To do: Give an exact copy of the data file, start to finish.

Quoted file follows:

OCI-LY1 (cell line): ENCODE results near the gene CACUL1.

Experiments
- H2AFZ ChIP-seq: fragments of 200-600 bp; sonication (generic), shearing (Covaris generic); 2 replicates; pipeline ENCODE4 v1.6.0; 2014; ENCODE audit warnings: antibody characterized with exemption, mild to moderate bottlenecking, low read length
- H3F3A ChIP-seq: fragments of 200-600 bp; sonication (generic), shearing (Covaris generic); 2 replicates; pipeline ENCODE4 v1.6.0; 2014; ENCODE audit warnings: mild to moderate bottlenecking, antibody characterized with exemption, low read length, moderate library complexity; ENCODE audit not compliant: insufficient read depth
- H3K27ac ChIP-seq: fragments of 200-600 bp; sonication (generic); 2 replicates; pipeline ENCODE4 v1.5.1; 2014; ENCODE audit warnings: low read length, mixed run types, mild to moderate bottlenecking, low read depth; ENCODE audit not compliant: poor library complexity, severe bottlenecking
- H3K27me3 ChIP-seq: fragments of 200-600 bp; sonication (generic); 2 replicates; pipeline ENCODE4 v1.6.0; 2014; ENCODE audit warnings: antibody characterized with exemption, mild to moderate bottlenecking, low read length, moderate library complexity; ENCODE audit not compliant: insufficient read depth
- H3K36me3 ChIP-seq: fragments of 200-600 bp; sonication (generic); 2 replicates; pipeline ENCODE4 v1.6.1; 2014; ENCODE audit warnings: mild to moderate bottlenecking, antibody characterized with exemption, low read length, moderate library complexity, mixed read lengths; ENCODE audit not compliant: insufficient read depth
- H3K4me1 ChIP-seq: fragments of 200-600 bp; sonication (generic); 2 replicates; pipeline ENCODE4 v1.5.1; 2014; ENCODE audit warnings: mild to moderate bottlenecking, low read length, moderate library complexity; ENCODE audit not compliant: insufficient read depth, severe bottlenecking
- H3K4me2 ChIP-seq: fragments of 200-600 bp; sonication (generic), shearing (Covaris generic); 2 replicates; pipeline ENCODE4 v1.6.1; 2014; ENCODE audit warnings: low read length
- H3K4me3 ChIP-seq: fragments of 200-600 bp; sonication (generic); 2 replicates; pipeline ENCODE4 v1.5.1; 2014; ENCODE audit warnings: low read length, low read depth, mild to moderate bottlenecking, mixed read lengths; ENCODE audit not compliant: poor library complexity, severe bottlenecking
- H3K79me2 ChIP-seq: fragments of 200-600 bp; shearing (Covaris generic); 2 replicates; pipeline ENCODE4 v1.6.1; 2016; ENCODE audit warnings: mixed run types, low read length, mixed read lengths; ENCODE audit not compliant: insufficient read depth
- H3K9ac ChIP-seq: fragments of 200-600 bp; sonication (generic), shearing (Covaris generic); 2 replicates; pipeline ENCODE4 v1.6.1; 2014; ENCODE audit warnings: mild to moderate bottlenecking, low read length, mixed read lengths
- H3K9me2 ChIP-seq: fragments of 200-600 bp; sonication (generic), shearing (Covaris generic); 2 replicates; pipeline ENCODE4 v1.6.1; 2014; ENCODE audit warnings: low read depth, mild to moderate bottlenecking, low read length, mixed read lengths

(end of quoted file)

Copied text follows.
OCI-LY1 (cell line): ENCODE results near the gene CACUL1.

Experiments
- H2AFZ ChIP-seq: fragments of 200-600 bp; sonication (generic), shearing (Covaris generic); 2 replicates; pipeline ENCODE4 v1.6.0; 2014; ENCODE audit warnings: antibody characterized with exemption, mild to moderate bottlenecking, low read length
- H3F3A ChIP-seq: fragments of 200-600 bp; sonication (generic), shearing (Covaris generic); 2 replicates; pipeline ENCODE4 v1.6.0; 2014; ENCODE audit warnings: mild to moderate bottlenecking, antibody characterized with exemption, low read length, moderate library complexity; ENCODE audit not compliant: insufficient read depth
- H3K27ac ChIP-seq: fragments of 200-600 bp; sonication (generic); 2 replicates; pipeline ENCODE4 v1.5.1; 2014; ENCODE audit warnings: low read length, mixed run types, mild to moderate bottlenecking, low read depth; ENCODE audit not compliant: poor library complexity, severe bottlenecking
- H3K27me3 ChIP-seq: fragments of 200-600 bp; sonication (generic); 2 replicates; pipeline ENCODE4 v1.6.0; 2014; ENCODE audit warnings: antibody characterized with exemption, mild to moderate bottlenecking, low read length, moderate library complexity; ENCODE audit not compliant: insufficient read depth
- H3K36me3 ChIP-seq: fragments of 200-600 bp; sonication (generic); 2 replicates; pipeline ENCODE4 v1.6.1; 2014; ENCODE audit warnings: mild to moderate bottlenecking, antibody characterized with exemption, low read length, moderate library complexity, mixed read lengths; ENCODE audit not compliant: insufficient read depth
- H3K4me1 ChIP-seq: fragments of 200-600 bp; sonication (generic); 2 replicates; pipeline ENCODE4 v1.5.1; 2014; ENCODE audit warnings: mild to moderate bottlenecking, low read length, moderate library complexity; ENCODE audit not compliant: insufficient read depth, severe bottlenecking
- H3K4me2 ChIP-seq: fragments of 200-600 bp; sonication (generic), shearing (Covaris generic); 2 replicates; pipeline ENCODE4 v1.6.1; 2014; ENCODE audit warnings: low read length
- H3K4me3 ChIP-seq: fragments of 200-600 bp; sonication (generic); 2 replicates; pipeline ENCODE4 v1.5.1; 2014; ENCODE audit warnings: low read length, low read depth, mild to moderate bottlenecking, mixed read lengths; ENCODE audit not compliant: poor library complexity, severe bottlenecking
- H3K79me2 ChIP-seq: fragments of 200-600 bp; shearing (Covaris generic); 2 replicates; pipeline ENCODE4 v1.6.1; 2016; ENCODE audit warnings: mixed run types, low read length, mixed read lengths; ENCODE audit not compliant: insufficient read depth
- H3K9ac ChIP-seq: fragments of 200-600 bp; sonication (generic), shearing (Covaris generic); 2 replicates; pipeline ENCODE4 v1.6.1; 2014; ENCODE audit warnings: mild to moderate bottlenecking, low read length, mixed read lengths
- H3K9me2 ChIP-seq: fragments of 200-600 bp; sonication (generic), shearing (Covaris generic); 2 replicates; pipeline ENCODE4 v1.6.1; 2014; ENCODE audit warnings: low read depth, mild to moderate bottlenecking, low read length, mixed read lengths